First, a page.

In this article, Wendy Tietz, CPA, CGMA, Ph.D., associate professor of accounting at Kent State University, shares her innovative methods for using technology in the classroom. It is adapted from a version that first appeared in the April/May 2015 Journal of Accountancy.
I teach Introduction to Financial Accounting, which is usually the first accounting course anyone takes. I don’t like to start out a new class with bullet points about abstract concepts. I want things to be fresh and real. So I illustrate accounting principles with news stories about real-life companies.
I’ll give a short lecture—we’re talking five minutes or so—about, for example, treasury stock. I’ll say, “Here’s what treasury stock is,” and talk about why companies might buy back their own stock. I’ll then launch into a story about a real-life company and its treasury stock. Most recently, I used Samsung Electronics as an example. I told students, “Samsung recently announced that it would be buying back $2 billion of its own shares. Why would Samsung want to do that? What happens to its balance sheet when it buys those shares?” Then we had a lively discussion about treasury stock.
Accounting can be like a foreign language to students the first time through, but stories about real companies like Samsung help them see that accounting isn’t just for accountants—that this material affects everyone. A lot of my students aren’t even business majors. They’re fashion majors and sports administration majors, but these stories help them see how accounting issues in a company might impact them.
I aggregate the news stories I use in class in a blog called Accounting in the Headlines. Twice a week I write a short article on a news item from the popular media, recasting it in accounting terms. The blog is my offering to other accounting educators. They’re welcome to use it in their own classes. I hear from my colleagues that they do use it. In fact, my husband is an accounting professor, and he uses the stories in his class.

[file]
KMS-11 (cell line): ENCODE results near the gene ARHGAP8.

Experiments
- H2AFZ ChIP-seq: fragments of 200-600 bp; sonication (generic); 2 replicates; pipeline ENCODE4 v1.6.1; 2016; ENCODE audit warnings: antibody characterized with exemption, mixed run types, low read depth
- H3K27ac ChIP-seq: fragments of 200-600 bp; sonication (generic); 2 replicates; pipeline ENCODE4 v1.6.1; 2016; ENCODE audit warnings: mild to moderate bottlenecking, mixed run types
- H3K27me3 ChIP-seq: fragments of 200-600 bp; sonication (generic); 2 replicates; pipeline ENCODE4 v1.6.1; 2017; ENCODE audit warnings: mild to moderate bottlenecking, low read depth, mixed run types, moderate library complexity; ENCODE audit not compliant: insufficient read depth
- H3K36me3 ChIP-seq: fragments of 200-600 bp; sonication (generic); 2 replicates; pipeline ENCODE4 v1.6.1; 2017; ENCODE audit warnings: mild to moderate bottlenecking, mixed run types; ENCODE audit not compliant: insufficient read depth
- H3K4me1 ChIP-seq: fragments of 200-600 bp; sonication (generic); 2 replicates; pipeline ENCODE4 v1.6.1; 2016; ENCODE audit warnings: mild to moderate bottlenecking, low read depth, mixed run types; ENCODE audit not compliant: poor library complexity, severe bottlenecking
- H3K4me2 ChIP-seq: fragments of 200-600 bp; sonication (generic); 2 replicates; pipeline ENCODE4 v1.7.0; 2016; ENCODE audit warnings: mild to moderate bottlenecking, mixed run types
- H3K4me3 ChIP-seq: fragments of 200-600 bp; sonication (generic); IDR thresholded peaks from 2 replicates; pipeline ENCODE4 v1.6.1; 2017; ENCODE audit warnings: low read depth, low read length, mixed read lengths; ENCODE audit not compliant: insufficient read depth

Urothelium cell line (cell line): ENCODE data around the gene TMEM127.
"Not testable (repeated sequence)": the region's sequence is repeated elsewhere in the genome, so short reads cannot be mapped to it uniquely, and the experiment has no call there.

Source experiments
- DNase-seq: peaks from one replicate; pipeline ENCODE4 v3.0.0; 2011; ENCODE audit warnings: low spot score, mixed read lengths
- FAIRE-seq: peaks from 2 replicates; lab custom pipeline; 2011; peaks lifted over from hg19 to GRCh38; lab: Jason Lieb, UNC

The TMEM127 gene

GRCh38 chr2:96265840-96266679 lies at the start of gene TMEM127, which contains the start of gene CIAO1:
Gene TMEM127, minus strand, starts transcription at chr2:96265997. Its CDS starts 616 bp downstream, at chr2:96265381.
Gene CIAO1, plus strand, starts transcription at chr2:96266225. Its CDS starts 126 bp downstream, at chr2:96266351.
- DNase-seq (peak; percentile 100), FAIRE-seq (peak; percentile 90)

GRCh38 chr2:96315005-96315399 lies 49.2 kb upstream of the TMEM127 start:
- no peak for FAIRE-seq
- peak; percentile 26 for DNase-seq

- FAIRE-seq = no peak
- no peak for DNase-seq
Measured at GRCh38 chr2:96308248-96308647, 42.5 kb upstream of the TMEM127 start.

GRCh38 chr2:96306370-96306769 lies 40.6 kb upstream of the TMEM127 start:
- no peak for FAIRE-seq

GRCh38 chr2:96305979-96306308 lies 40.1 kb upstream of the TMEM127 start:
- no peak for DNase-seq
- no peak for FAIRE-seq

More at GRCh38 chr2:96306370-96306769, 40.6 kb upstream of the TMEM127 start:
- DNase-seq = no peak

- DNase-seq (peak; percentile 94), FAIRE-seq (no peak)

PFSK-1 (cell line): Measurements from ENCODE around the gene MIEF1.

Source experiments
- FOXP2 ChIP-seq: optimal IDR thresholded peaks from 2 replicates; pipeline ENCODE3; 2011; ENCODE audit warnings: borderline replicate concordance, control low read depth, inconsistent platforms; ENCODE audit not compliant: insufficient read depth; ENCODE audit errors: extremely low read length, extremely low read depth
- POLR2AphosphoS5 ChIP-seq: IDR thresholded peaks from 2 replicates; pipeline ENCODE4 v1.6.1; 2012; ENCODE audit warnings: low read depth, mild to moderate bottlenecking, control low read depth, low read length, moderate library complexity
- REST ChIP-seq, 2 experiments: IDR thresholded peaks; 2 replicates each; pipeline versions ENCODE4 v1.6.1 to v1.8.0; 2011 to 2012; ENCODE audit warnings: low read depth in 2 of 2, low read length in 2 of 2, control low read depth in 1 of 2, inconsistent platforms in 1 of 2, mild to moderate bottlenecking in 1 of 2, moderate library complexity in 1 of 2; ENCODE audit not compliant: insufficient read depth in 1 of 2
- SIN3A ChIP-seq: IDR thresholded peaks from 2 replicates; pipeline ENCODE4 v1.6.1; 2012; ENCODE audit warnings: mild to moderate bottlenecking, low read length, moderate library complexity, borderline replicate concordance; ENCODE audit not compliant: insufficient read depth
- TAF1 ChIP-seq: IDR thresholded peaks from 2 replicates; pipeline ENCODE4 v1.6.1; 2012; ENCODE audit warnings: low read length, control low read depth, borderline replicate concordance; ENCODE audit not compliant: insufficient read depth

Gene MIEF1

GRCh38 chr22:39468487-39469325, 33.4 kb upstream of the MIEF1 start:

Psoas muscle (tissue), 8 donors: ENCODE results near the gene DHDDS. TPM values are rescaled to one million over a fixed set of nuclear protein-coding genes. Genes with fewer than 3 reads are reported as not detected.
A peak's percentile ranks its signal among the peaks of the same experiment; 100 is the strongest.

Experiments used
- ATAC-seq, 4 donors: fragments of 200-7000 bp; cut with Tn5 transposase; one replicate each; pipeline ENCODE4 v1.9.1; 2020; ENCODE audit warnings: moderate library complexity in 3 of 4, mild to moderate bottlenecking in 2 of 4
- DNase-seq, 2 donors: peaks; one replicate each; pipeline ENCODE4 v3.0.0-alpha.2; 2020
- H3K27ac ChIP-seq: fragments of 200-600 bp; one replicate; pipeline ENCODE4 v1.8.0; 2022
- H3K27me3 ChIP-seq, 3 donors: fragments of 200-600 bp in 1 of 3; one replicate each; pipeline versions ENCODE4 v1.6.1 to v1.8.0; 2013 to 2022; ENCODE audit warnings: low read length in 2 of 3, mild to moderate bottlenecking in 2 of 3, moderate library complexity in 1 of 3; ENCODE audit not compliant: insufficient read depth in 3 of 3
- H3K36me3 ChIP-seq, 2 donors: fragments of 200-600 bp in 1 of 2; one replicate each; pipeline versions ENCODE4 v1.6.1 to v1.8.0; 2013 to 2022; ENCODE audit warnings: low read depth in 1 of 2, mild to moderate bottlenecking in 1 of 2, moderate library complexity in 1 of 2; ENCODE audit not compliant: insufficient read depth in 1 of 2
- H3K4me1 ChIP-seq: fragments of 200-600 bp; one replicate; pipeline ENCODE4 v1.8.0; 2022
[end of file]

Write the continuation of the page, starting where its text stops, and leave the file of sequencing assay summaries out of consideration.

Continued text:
My class is delivered in a unique way. It is pretty exciting. My classroom holds more than 200 students. In addition, a large number of students attend my class online through my live broadcasts. These students see a small video of me during class, but they also see what’s on the screen like PowerPoint, Excel, or whatever tool I am using. If I draw on the screen, they see that too. They can hear my voice.
It’s not just a one-way broadcast. My graduate assistant runs a chat room where students can ask questions and interact with us online even though they are not physically in the classroom. Class is recorded so that my students can go back and review it.
To make class more interactive, I can send questions to any web-enabled device students have: a smartphone, tablet, or computer (Editor’s note: Tietz uses Learning Catalytics from Pearson Education). After I discuss a topic, I send a question to students’ mobile devices about it, testing to see if they understand this concept. When I close the question after students have answered, a graph shows up on the students’ devices that shows the distribution of answers and the correct answer. If many students don’t answer the question correctly, then I know I need to discuss the topic a little more. The immediate feedback lets me know when I can move onto the next concept. It also helps engage the students with the material. How many students in a 200-person class do you think are going to sit there without their phones in their hands? Why not embrace that technology to make it part of class instead of fighting it?
It’s a whole new world. It is very different to teach live online than it is in person in a traditional face-to-face class. I’m drawing on the best of both worlds to teach this class.
—As told to Sheon Ladson Wilson, a freelance writer in Durham, N.C.